Stage 1 – Groundwork
A summerhouse is something I’m sure many people would love to have in their gardens. However, the choices for buying one seem to be “cheap and flimsy” or “substantial and extortionately expensive”. We decided I could make one myself. It is the biggest project I’ve ever undertaken but it has been immensely satisfying and the result is far superior to anything we could afford pre-built.
This is the first of a series of posts outlining the summerhouse build spanning the last 12 months. That might sound like a long time but the majority of it happened in two weeks last Easter. The rest of the work was done on odd weekends and evenings since then. It’s actually still not finished. I plan to split the posts up into logical stages: groundwork, framing, roof, etc. So you can adapt the design to your own needs, I will do my best to explain what I did step by step and the logic behind the decisions.
It’s only fair to say that during the groundwork stage I leaned heavily on a fantastic book I bought from Amazon called “Building Sheds” by Joseph Truini. I wanted to make sure I got the foundation right, having never built a structure this big before. I will be outlining how I did mine here but most of the technical information came from that book.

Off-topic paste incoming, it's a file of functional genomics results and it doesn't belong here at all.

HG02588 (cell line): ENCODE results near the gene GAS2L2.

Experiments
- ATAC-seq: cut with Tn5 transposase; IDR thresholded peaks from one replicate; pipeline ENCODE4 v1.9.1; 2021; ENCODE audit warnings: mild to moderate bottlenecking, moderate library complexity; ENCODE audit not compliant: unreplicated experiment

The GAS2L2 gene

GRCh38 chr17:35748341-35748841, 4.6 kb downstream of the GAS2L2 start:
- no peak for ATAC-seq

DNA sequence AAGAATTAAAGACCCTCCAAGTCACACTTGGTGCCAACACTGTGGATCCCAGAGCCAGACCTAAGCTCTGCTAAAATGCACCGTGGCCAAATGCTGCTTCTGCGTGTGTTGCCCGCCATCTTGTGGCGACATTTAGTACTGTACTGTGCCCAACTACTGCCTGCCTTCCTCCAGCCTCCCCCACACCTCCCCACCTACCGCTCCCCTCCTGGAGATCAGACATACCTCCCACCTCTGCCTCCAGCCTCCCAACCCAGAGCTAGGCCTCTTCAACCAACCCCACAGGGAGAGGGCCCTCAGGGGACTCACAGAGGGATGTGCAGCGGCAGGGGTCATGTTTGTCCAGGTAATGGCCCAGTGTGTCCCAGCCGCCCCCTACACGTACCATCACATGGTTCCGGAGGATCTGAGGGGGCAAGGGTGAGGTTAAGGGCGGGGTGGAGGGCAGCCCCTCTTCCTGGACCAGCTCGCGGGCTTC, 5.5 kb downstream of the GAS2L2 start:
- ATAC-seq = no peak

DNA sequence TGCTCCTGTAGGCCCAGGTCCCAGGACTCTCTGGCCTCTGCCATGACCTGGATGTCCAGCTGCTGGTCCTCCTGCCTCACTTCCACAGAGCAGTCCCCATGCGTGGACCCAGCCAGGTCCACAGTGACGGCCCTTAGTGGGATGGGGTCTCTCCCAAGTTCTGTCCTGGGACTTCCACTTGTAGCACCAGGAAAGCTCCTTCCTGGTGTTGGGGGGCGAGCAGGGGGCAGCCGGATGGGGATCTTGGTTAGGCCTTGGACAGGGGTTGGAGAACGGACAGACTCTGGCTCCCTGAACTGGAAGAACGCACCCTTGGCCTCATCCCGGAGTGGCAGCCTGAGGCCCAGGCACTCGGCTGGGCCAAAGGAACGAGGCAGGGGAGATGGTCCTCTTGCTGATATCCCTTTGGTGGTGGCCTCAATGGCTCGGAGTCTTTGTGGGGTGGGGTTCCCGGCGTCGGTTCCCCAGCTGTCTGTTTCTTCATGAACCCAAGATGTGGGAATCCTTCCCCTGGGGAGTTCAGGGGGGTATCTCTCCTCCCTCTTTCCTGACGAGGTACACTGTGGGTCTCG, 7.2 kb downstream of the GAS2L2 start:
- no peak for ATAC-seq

First of all, you need to decide how large you want your summerhouse to be. The size will ultimately affect many of the decisions you make going forward on shape, materials, foundation type and of course, it will influence the costs involved. The footprint of my summerhouse is 4.2m X 3.2m (14ft X 11ft). A non-permanent foundation of dense concrete blocks and gravel can support a structure this size. This choice of foundation also helps to avoid the need for planning permission in the UK.
Tip: When you decide the size of your summerhouse, use standard lengths of timber and sizes of sheet material as a guide. This will save money and reduce waste.
Stacked concrete blocks seated on a bed of gravel support a strong timber framework, simply and effectively giving a base for the rest of the structure. Choose the locations of the gravel pits and blocks to best support the timber frame. The corners are critical and the spacing will depend on the thickness of the floor timbers used. For my floor joists, I used 47mm X 150mm (2″ X 6″) treated, regularised and graded timber; blocks were then spaced between 1.2m and 1.5m apart. I originally planned to use smaller sections and layer them up; I changed the design after creating these sketches.
Marking out the ground with the eventual locations of your blocks is important before you start digging. Long pieces of timber or cord can make this stage easier and of course you’ll need a decent tape measure. Before you make your final decision on location, think about nearby trees and bushes and how they might affect your summerhouse once it’s completed. The way I did this was to lay timber on the ground in the shape of the overall floor frame. To check if the shape you’ve laid out is square in the corners (assuming that’s what you want), measure it diagonally and check the results match. Draw a perimeter on the ground using line marking spray.